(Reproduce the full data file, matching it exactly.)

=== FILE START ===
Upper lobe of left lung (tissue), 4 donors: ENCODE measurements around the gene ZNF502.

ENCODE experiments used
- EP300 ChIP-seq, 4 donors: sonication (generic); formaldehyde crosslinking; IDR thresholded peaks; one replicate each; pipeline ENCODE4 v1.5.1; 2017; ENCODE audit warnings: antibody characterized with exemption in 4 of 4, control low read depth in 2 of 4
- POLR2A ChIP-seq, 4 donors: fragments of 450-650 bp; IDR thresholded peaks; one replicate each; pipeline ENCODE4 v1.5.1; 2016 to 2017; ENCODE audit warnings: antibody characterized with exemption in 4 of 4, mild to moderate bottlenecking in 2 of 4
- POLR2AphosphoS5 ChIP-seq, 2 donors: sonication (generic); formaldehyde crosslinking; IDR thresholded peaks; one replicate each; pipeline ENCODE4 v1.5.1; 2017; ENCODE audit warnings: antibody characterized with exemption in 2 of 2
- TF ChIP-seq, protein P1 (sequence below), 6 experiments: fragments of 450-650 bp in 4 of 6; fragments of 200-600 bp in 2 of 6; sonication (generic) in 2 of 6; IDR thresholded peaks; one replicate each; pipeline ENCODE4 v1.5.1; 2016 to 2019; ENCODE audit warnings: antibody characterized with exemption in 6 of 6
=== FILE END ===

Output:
Upper lobe of left lung (tissue), 4 donors: ENCODE measurements around the gene ZNF502.

ENCODE experiments used
- EP300 ChIP-seq, 4 donors: sonication (generic); formaldehyde crosslinking; IDR thresholded peaks; one replicate each; pipeline ENCODE4 v1.5.1; 2017; ENCODE audit warnings: antibody characterized with exemption in 4 of 4, control low read depth in 2 of 4
- POLR2A ChIP-seq, 4 donors: fragments of 450-650 bp; IDR thresholded peaks; one replicate each; pipeline ENCODE4 v1.5.1; 2016 to 2017; ENCODE audit warnings: antibody characterized with exemption in 4 of 4, mild to moderate bottlenecking in 2 of 4
- POLR2AphosphoS5 ChIP-seq, 2 donors: sonication (generic); formaldehyde crosslinking; IDR thresholded peaks; one replicate each; pipeline ENCODE4 v1.5.1; 2017; ENCODE audit warnings: antibody characterized with exemption in 2 of 2
- TF ChIP-seq, protein P1 (sequence below), 6 experiments: fragments of 450-650 bp in 4 of 6; fragments of 200-600 bp in 2 of 6; sonication (generic) in 2 of 6; IDR thresholded peaks; one replicate each; pipeline ENCODE4 v1.5.1; 2016 to 2019; ENCODE audit warnings: antibody characterized with exemption in 6 of 6